Story not over at PCCW despite the end of one chapter
Even a Hollywood blockbuster may not provide as many thrills as the continuing adventures of PCCW.
The planned privatisation took a new twist yesterday when the Court of Appeal granted the securities watchdog a hearing on April 16 just hours after the High Court gave approved the deal.
Now the champagne for Richard Li Tzar-kai and his clan will be put back on the shelf, at least temporarily, as the 10-year roller-coaster ride for probably the most action-packed listed company in Hong Kong history continues.
Looking back, no company can match PCCW in terms of press coverage.
With the exception of a rights issue, we think it has tried every other financing exercise, ranging from the largest leveraged buyout to countless privatisation proposals for its mobile unit, its property business and finally the company itself - none of which was successful on its first attempt.
Behind the colourful PCCW has been Mr Li, the chairman, whom we have referred to over the past four years as 'Prince Richard', a nickname he does not like.
Our prince knew how to pick a fight. He brought in China Unicom and tested the limits of its partner's patience with an asset sale plan. He almost struck a deal to exit from the company but called it off after finding his father, Li Ka-shing, was involved in the deal.
Last year he invited bids again for PCCW's core telecommunications assets before calling off all proposals and immediately proceeding with a privatisation. Along the journey many - except Mr Li - were hurt.
The court hearing last week pushed the PCCW saga to a climax as the Securities and Futures Commission revealed details of the alleged vote-rigging matter. That might have led many to believe the PCCW deal would be blocked, but as many already know by now, it's tough guessing the outcome of a story.
So how far are we from the end of the soap opera?
One might be interested to know PCCW's property flagship, Pacific Century Premium Developments, yesterday rose 22 per cent to HK$1.75 on hopes of another privatisation.
Well, as one chapter ends, this tale of Prince Richard's interesting corporate journey isn't over yet.
Singing the blues
He is not Long Hair, but he is definitely a fighter.
Uncle Wong Tak-lo - who sang his version of a Cantonese opera song in front of television news cameras two months ago to protest the PCCW privatisation - was among a few minority shareholders sent away by High Court Justice Susan Kwan Shuk-hing for disturbing the court's order.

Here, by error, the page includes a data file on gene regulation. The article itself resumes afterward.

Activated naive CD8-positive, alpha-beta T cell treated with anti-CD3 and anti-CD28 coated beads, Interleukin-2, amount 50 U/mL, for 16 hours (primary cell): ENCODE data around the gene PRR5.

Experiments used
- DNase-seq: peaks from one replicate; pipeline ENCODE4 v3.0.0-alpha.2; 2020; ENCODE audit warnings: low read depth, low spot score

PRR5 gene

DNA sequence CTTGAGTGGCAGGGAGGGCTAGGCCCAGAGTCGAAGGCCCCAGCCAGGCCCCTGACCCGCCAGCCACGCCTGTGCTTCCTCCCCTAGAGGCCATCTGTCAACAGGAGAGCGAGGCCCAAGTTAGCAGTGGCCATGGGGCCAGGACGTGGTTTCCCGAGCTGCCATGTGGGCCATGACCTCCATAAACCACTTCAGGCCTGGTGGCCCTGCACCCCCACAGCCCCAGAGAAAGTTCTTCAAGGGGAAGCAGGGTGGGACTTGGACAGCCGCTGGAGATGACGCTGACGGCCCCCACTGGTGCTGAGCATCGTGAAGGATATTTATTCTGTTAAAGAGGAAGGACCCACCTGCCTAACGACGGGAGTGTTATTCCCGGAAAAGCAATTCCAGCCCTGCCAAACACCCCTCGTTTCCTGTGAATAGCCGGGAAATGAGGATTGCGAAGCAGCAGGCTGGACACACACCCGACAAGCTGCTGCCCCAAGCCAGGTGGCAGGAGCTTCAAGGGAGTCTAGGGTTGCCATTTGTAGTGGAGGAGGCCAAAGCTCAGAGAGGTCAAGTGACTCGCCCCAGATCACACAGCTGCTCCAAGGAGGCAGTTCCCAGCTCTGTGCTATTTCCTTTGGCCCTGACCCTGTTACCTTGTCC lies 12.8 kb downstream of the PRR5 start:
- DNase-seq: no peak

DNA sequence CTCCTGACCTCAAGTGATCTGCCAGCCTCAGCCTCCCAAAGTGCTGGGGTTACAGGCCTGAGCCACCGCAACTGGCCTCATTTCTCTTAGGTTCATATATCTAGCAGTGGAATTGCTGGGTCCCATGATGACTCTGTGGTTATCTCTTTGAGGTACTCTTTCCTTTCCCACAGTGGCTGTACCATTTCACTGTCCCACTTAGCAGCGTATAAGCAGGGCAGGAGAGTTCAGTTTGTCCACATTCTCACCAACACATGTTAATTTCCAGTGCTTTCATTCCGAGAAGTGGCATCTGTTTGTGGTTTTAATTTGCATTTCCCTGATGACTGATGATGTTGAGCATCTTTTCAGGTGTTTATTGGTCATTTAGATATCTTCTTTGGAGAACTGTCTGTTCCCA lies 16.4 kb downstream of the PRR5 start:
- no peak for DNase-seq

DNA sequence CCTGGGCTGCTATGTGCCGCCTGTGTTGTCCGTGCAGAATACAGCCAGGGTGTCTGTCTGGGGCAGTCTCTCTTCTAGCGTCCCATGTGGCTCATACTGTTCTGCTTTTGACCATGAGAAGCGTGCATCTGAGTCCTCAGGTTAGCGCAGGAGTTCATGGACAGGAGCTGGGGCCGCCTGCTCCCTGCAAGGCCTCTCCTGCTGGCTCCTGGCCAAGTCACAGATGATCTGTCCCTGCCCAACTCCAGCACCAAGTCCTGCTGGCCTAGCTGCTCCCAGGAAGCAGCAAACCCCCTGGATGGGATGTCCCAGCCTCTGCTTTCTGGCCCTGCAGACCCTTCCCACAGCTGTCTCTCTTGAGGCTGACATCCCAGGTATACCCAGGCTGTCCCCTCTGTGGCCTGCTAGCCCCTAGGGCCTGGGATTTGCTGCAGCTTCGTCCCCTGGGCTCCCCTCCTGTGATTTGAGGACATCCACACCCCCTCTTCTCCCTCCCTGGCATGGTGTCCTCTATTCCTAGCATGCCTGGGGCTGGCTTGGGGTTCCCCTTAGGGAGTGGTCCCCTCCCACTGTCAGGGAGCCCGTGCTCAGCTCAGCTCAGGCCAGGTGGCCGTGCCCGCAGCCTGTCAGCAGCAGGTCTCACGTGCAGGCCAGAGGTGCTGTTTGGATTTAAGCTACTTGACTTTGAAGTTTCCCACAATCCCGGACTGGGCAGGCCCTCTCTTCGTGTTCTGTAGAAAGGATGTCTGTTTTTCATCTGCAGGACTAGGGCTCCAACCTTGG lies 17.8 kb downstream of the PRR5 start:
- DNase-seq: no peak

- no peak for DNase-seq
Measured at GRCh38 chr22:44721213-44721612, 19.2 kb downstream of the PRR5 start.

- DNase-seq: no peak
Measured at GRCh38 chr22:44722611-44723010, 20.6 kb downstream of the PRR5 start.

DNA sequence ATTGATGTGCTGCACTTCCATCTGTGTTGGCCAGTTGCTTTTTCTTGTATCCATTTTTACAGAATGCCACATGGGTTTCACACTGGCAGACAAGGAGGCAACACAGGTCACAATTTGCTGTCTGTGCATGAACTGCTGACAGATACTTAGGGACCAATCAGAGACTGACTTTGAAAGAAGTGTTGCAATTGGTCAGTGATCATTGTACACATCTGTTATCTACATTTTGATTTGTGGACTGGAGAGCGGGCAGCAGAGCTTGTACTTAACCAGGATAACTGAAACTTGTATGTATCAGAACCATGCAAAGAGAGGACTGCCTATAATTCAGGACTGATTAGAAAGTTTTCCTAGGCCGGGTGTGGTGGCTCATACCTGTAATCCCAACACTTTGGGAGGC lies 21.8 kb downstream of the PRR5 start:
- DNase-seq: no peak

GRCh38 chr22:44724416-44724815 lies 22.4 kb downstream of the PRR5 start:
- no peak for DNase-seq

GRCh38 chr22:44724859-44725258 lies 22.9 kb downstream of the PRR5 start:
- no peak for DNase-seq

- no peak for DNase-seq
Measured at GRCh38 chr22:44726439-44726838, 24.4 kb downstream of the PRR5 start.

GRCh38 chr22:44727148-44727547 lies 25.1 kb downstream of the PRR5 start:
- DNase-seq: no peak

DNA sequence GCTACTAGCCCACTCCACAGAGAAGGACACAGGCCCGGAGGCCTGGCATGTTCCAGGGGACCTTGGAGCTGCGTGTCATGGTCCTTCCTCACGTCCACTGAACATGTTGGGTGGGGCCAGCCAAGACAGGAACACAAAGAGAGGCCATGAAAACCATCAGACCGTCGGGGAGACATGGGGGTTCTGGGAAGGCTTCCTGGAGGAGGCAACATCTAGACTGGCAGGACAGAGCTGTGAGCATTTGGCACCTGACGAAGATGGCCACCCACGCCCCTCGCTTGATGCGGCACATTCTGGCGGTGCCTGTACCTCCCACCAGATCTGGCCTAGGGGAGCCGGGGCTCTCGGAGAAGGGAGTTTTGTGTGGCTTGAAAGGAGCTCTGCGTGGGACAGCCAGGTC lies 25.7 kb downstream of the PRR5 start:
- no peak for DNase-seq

Yesterday, Mr Wong managed to sing part of his song again before he was asked to leave the court.
Later, he told reporters that he was furious, citing the vote-rigging saga. He, along with French President Nicolas Sarkozy, charged that Hong Kong was a tax haven, which could seriously affect Hong Kong's status as an international financial centre.
'The worst is yet to come,' the senior citizen warned.
Speaking his mind
Nobel Prize-winning professor John Nash, whose story was featured in the Hollywood movie A Beautiful Mind, was spotted in Wan Chai at the weekend. An informer told us the 81-year-old game theorist (left) - visiting Hong Kong for one week - was seen dining at hip eatery The Pawn, with Techtronic Industries vice-chairman Roy Chung Chi-ping, who is the councillor for Hong Kong Polytechnic University.
Professor Nash will speak with another Nobel laureate, Professor Robert Mundell, the 'father of the euro', to Poly U students today on the global financial crisis before the official installation of its new president, Timothy Tong Wai-cheung, tomorrow.
He will also speak to a group of 800 teenagers on Thursday before leaving on Friday.
No reason to be inactive
Among the reasons why 96.6 per cent of HSBC shareholders were so willing to take up the rights issue, the one below may be in there.
It has come to our notice that the bank will impose a 'business internet banking inactive service charge' of HK$200 next month for customers who have not logged on for a certain period of time.
And that period will be determined by the bank from time to time, and a reminder will be sent to affected customers two months before the fee collection date.
'They never miss a chance to gouge customers who aren't paying attention, do they?' asked David Webb, a corporate activist.